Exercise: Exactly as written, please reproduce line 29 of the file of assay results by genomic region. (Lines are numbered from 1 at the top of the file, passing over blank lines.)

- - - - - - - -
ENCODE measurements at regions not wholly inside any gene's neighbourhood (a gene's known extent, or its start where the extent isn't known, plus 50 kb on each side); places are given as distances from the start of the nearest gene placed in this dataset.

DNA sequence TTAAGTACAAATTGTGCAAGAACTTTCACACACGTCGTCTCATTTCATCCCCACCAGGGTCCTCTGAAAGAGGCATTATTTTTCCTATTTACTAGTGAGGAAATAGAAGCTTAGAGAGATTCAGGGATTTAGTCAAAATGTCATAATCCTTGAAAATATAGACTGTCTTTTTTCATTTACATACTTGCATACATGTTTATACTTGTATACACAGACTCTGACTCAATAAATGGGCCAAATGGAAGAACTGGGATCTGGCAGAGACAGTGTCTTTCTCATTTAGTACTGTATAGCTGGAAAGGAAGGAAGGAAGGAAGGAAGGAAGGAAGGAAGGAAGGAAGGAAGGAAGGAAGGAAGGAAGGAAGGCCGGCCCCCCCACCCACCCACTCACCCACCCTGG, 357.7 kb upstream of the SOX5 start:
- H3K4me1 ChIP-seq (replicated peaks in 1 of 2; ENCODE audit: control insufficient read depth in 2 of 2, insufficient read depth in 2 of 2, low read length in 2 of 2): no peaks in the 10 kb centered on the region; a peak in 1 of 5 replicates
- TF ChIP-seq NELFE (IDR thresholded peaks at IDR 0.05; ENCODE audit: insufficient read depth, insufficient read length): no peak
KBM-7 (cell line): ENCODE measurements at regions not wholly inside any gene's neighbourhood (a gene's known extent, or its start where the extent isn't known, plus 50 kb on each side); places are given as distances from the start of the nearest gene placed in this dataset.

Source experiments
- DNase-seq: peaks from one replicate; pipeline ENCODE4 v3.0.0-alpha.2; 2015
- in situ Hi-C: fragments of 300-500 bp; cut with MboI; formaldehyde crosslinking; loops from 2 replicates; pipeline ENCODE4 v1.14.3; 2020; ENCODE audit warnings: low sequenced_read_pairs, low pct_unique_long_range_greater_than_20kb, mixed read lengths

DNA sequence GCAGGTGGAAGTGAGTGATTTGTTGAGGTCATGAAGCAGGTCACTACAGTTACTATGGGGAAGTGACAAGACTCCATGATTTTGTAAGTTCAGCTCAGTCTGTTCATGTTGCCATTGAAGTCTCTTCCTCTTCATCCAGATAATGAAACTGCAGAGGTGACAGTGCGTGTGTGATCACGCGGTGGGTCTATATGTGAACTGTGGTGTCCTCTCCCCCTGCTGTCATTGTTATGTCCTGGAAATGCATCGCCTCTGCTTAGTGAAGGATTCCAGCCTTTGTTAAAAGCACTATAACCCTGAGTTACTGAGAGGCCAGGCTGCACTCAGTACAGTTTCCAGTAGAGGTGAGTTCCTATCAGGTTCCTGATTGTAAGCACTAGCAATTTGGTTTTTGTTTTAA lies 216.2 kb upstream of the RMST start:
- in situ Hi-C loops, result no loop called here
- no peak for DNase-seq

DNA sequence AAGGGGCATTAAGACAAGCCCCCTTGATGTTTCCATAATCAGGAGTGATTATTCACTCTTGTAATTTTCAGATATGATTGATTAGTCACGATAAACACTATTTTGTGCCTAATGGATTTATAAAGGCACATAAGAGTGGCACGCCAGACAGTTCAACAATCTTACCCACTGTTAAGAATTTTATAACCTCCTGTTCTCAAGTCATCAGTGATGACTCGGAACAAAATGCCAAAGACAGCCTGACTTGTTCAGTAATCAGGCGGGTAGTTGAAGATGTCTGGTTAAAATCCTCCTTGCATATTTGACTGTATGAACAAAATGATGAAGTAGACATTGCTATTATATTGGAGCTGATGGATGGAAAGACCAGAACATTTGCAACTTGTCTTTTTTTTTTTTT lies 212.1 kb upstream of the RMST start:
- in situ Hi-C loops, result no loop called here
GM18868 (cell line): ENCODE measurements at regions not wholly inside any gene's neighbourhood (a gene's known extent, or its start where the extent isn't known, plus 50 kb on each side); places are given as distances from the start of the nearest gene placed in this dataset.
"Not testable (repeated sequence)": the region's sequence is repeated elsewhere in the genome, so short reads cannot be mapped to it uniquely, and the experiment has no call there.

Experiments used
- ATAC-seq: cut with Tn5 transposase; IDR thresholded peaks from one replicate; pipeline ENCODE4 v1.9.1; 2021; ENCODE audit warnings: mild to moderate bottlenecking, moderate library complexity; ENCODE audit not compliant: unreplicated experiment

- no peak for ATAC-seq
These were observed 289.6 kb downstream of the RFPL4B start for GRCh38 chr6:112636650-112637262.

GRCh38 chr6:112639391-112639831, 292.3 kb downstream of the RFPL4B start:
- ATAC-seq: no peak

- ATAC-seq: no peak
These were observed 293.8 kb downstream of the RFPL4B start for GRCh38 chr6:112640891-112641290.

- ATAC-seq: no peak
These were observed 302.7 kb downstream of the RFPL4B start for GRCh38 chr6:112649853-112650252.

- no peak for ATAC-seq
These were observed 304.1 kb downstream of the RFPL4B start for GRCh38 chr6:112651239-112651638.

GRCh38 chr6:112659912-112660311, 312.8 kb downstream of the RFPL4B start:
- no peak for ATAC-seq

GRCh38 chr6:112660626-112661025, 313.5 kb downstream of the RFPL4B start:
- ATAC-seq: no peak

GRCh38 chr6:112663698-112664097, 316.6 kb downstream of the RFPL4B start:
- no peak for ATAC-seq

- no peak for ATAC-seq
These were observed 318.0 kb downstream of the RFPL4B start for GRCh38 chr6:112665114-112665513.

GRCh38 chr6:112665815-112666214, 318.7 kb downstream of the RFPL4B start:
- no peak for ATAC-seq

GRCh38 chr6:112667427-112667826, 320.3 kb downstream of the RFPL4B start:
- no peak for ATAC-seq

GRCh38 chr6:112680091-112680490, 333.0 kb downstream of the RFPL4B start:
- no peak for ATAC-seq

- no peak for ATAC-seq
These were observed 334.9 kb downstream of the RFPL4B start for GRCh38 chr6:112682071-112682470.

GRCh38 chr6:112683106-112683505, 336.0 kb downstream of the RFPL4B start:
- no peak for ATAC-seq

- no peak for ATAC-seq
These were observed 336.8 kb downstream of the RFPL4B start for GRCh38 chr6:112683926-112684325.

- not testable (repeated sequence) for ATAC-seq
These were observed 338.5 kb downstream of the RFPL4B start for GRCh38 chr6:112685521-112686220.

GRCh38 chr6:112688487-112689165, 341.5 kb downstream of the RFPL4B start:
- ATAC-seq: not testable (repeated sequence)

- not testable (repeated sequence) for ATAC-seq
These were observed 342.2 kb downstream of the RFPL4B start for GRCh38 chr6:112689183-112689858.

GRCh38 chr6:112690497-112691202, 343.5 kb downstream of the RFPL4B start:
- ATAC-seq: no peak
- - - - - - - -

- no peak for ATAC-seq